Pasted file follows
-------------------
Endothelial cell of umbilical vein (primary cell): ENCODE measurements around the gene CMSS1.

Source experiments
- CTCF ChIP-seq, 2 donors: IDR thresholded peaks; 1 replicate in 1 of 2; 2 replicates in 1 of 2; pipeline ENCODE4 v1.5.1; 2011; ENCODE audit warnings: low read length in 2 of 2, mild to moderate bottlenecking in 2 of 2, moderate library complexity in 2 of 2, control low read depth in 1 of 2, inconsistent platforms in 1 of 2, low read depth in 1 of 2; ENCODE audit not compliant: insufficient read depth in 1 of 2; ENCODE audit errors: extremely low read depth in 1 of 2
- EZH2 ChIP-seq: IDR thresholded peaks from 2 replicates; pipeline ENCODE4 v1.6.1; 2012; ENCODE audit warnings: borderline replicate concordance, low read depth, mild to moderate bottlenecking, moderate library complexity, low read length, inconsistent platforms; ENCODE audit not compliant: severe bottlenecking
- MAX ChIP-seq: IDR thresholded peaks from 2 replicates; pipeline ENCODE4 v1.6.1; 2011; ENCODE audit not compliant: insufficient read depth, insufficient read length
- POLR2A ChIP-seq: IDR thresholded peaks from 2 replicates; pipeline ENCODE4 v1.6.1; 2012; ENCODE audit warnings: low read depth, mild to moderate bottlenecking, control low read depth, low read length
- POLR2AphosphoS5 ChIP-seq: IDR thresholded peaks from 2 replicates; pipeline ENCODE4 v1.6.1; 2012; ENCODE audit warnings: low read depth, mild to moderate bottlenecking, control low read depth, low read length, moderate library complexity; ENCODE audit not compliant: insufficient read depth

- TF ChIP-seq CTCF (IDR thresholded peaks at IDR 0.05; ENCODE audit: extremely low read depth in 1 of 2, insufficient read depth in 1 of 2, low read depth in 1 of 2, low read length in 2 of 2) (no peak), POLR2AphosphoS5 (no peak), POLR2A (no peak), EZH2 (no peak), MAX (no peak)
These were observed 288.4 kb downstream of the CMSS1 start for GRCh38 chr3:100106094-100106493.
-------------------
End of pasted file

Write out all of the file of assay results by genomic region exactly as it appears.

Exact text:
Endothelial cell of umbilical vein (primary cell): ENCODE measurements around the gene CMSS1.

Source experiments
- CTCF ChIP-seq, 2 donors: IDR thresholded peaks; 1 replicate in 1 of 2; 2 replicates in 1 of 2; pipeline ENCODE4 v1.5.1; 2011; ENCODE audit warnings: low read length in 2 of 2, mild to moderate bottlenecking in 2 of 2, moderate library complexity in 2 of 2, control low read depth in 1 of 2, inconsistent platforms in 1 of 2, low read depth in 1 of 2; ENCODE audit not compliant: insufficient read depth in 1 of 2; ENCODE audit errors: extremely low read depth in 1 of 2
- EZH2 ChIP-seq: IDR thresholded peaks from 2 replicates; pipeline ENCODE4 v1.6.1; 2012; ENCODE audit warnings: borderline replicate concordance, low read depth, mild to moderate bottlenecking, moderate library complexity, low read length, inconsistent platforms; ENCODE audit not compliant: severe bottlenecking
- MAX ChIP-seq: IDR thresholded peaks from 2 replicates; pipeline ENCODE4 v1.6.1; 2011; ENCODE audit not compliant: insufficient read depth, insufficient read length
- POLR2A ChIP-seq: IDR thresholded peaks from 2 replicates; pipeline ENCODE4 v1.6.1; 2012; ENCODE audit warnings: low read depth, mild to moderate bottlenecking, control low read depth, low read length
- POLR2AphosphoS5 ChIP-seq: IDR thresholded peaks from 2 replicates; pipeline ENCODE4 v1.6.1; 2012; ENCODE audit warnings: low read depth, mild to moderate bottlenecking, control low read depth, low read length, moderate library complexity; ENCODE audit not compliant: insufficient read depth

- TF ChIP-seq CTCF (IDR thresholded peaks at IDR 0.05; ENCODE audit: extremely low read depth in 1 of 2, insufficient read depth in 1 of 2, low read depth in 1 of 2, low read length in 2 of 2) (no peak), POLR2AphosphoS5 (no peak), POLR2A (no peak), EZH2 (no peak), MAX (no peak)
These were observed 288.4 kb downstream of the CMSS1 start for GRCh38 chr3:100106094-100106493.